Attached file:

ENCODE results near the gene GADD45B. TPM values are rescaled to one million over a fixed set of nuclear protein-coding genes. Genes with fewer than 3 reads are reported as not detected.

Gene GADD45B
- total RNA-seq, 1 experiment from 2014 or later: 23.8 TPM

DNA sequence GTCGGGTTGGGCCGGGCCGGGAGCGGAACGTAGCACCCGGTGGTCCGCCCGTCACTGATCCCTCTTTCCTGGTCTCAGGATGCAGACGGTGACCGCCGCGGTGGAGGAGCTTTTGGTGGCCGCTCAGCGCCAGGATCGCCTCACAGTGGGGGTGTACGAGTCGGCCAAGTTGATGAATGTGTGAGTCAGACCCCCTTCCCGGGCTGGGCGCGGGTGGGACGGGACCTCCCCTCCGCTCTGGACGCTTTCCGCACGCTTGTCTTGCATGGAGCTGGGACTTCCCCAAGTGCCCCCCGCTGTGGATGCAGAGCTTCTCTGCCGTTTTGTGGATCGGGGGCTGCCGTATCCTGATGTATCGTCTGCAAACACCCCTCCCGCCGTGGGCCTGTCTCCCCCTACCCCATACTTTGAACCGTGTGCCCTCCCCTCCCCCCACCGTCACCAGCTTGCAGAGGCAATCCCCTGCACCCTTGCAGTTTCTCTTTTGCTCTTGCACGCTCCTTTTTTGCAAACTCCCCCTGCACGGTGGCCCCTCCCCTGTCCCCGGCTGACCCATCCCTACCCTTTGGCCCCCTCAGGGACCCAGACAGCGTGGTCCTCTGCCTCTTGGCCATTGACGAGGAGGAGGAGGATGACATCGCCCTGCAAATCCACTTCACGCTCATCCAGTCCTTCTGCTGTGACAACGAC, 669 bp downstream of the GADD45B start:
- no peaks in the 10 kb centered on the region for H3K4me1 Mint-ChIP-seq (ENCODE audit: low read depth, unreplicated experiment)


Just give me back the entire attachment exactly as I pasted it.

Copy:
ENCODE results near the gene GADD45B. TPM values are rescaled to one million over a fixed set of nuclear protein-coding genes. Genes with fewer than 3 reads are reported as not detected.

Gene GADD45B
- total RNA-seq, 1 experiment from 2014 or later: 23.8 TPM

DNA sequence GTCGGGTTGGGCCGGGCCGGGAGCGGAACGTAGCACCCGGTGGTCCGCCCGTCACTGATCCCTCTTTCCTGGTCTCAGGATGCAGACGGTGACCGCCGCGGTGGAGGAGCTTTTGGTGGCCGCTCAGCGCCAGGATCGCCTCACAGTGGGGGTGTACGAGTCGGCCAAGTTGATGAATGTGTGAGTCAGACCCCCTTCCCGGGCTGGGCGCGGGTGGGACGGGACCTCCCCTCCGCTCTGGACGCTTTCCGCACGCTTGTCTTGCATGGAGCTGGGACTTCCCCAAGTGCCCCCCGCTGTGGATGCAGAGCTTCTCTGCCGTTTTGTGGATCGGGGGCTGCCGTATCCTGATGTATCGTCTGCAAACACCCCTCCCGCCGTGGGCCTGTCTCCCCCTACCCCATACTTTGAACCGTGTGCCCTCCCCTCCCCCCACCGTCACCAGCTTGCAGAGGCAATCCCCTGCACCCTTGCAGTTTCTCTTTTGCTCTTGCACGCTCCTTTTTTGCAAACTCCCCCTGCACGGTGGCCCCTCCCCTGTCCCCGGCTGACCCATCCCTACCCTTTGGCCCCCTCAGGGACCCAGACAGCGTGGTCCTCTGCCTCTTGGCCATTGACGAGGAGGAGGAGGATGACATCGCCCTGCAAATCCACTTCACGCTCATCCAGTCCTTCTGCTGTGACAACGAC, 669 bp downstream of the GADD45B start:
- no peaks in the 10 kb centered on the region for H3K4me1 Mint-ChIP-seq (ENCODE audit: low read depth, unreplicated experiment)